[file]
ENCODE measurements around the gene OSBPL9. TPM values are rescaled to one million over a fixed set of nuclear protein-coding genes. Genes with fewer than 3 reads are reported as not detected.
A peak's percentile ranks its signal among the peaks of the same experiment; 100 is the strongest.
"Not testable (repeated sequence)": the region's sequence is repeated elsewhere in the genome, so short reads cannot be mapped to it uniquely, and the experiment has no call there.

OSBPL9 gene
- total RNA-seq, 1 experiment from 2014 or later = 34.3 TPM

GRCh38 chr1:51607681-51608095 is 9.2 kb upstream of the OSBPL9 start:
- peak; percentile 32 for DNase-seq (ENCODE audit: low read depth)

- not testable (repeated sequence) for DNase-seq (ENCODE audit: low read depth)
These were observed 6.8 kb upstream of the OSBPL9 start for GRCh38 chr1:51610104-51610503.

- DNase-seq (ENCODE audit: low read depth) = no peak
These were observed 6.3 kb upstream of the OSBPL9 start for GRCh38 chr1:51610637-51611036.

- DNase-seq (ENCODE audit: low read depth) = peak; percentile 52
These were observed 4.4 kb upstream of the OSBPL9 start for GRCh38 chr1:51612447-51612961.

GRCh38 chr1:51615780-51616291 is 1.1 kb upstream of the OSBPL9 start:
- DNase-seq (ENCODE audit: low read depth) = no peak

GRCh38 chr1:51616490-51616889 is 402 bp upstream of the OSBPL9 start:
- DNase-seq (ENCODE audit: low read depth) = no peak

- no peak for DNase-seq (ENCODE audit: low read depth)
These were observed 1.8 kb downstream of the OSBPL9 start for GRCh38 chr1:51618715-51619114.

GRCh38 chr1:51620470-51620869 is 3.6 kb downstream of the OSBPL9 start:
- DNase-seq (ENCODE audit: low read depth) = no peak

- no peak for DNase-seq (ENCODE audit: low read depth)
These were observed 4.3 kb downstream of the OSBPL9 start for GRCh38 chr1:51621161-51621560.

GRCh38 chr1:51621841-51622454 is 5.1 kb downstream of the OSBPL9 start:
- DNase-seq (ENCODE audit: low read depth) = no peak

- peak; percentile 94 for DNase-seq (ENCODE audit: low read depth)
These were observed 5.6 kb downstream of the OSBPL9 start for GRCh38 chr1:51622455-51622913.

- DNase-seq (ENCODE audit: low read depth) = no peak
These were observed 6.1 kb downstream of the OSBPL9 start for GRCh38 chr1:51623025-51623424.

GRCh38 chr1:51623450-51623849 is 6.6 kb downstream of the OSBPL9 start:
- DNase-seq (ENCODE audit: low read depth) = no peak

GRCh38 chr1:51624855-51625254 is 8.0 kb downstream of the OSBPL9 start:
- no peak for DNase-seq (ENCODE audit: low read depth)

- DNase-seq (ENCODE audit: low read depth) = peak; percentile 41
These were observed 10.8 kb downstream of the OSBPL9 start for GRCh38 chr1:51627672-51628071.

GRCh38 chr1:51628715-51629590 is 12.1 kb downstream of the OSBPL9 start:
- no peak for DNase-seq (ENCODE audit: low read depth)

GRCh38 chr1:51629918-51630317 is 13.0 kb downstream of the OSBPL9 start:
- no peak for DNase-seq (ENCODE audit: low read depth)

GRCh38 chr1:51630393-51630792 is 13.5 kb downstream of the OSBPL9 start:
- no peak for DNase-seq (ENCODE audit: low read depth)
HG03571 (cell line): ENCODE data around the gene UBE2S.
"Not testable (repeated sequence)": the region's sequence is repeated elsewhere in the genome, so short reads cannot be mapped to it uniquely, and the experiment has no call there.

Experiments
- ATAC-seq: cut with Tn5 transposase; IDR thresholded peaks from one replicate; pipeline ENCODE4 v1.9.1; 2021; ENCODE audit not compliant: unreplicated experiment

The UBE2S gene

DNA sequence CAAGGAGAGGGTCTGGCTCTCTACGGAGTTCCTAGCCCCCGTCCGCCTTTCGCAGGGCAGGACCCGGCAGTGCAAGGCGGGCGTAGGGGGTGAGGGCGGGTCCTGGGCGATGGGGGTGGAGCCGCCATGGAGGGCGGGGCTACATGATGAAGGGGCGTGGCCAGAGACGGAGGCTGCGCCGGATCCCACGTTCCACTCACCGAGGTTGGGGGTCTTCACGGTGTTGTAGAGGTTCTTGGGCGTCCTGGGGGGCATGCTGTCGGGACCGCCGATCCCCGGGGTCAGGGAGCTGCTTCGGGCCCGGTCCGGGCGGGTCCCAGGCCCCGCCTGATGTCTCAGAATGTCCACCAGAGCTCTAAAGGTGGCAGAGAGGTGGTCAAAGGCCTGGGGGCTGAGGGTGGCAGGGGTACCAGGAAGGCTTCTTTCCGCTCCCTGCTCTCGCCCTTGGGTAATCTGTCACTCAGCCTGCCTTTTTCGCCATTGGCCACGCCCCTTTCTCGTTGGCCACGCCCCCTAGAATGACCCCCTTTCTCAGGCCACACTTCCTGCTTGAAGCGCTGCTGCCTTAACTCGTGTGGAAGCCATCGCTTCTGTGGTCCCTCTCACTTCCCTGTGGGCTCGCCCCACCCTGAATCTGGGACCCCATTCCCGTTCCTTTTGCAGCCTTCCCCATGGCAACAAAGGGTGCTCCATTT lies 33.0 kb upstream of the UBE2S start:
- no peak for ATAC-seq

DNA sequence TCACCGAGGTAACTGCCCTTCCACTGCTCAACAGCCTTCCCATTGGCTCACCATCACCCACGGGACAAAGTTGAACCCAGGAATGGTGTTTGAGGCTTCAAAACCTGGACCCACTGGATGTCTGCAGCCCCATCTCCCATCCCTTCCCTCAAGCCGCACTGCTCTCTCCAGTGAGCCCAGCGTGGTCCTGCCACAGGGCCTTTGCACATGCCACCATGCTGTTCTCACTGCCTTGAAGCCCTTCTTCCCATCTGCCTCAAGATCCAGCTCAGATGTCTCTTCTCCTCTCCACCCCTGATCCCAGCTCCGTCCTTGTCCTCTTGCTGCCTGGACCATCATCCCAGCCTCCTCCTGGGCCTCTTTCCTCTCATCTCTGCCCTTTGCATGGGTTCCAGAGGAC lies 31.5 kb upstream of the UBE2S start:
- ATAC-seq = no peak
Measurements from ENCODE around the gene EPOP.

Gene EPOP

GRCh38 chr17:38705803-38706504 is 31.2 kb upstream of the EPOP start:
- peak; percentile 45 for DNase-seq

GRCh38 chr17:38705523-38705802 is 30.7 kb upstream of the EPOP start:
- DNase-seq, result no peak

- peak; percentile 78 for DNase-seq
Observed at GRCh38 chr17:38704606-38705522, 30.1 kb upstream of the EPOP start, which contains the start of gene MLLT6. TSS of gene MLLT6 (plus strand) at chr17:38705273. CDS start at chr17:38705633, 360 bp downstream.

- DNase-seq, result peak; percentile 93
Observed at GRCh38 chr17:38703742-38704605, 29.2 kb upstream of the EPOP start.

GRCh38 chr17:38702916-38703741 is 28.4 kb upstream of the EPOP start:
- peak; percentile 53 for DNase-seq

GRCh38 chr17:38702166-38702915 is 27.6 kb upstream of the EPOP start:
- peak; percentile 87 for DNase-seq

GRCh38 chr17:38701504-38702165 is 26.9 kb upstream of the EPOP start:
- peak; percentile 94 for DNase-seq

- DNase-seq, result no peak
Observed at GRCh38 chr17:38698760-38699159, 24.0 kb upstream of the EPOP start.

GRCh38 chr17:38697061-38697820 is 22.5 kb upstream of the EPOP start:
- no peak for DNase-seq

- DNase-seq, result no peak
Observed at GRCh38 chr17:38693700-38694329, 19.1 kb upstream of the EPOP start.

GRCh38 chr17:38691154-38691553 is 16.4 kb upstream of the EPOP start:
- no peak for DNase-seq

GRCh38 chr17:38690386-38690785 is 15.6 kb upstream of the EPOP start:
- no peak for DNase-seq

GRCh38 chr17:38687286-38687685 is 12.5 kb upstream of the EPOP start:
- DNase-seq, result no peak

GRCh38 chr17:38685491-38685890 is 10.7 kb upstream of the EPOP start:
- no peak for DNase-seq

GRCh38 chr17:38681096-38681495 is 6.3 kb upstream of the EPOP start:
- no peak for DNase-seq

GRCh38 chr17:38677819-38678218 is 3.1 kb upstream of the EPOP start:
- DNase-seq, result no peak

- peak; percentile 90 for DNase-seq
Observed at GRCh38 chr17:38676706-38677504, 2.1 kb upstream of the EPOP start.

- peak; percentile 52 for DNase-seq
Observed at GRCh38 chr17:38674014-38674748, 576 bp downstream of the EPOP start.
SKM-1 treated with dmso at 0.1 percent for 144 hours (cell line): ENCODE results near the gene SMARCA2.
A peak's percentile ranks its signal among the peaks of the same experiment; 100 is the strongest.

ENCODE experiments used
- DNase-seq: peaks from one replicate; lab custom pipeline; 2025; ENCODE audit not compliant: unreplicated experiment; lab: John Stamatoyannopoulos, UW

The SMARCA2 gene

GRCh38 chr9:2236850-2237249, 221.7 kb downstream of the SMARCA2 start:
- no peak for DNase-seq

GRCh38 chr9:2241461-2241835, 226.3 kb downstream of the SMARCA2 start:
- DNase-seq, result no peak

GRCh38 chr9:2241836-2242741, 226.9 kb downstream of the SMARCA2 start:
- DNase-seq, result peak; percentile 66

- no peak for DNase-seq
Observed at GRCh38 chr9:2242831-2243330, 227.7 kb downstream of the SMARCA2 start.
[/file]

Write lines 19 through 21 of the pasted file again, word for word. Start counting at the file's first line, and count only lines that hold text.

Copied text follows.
These were observed 1.8 kb downstream of the OSBPL9 start for GRCh38 chr1:51618715-51619114.

GRCh38 chr1:51620470-51620869 is 3.6 kb downstream of the OSBPL9 start:
- DNase-seq (ENCODE audit: low read depth) = no peak